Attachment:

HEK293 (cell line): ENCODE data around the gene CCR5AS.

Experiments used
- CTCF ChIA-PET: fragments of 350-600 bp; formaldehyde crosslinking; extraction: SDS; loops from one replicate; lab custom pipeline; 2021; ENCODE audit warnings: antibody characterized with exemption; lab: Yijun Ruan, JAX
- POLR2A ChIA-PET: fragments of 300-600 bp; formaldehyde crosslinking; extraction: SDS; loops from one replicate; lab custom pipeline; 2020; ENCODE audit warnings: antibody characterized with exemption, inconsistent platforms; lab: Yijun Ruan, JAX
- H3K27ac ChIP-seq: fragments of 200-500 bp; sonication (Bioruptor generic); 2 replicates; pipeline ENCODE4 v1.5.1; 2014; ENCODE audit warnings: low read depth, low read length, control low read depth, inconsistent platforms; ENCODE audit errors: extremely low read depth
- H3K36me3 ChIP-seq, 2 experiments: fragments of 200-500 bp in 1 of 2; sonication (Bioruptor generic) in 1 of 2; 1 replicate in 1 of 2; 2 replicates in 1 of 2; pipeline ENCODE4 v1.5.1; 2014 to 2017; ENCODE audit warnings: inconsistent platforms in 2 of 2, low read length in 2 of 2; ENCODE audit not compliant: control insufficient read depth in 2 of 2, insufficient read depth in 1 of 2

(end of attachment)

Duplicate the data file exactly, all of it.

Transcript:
HEK293 (cell line): ENCODE data around the gene CCR5AS.

Experiments used
- CTCF ChIA-PET: fragments of 350-600 bp; formaldehyde crosslinking; extraction: SDS; loops from one replicate; lab custom pipeline; 2021; ENCODE audit warnings: antibody characterized with exemption; lab: Yijun Ruan, JAX
- POLR2A ChIA-PET: fragments of 300-600 bp; formaldehyde crosslinking; extraction: SDS; loops from one replicate; lab custom pipeline; 2020; ENCODE audit warnings: antibody characterized with exemption, inconsistent platforms; lab: Yijun Ruan, JAX
- H3K27ac ChIP-seq: fragments of 200-500 bp; sonication (Bioruptor generic); 2 replicates; pipeline ENCODE4 v1.5.1; 2014; ENCODE audit warnings: low read depth, low read length, control low read depth, inconsistent platforms; ENCODE audit errors: extremely low read depth
- H3K36me3 ChIP-seq, 2 experiments: fragments of 200-500 bp in 1 of 2; sonication (Bioruptor generic) in 1 of 2; 1 replicate in 1 of 2; 2 replicates in 1 of 2; pipeline ENCODE4 v1.5.1; 2014 to 2017; ENCODE audit warnings: inconsistent platforms in 2 of 2, low read length in 2 of 2; ENCODE audit not compliant: control insufficient read depth in 2 of 2, insufficient read depth in 1 of 2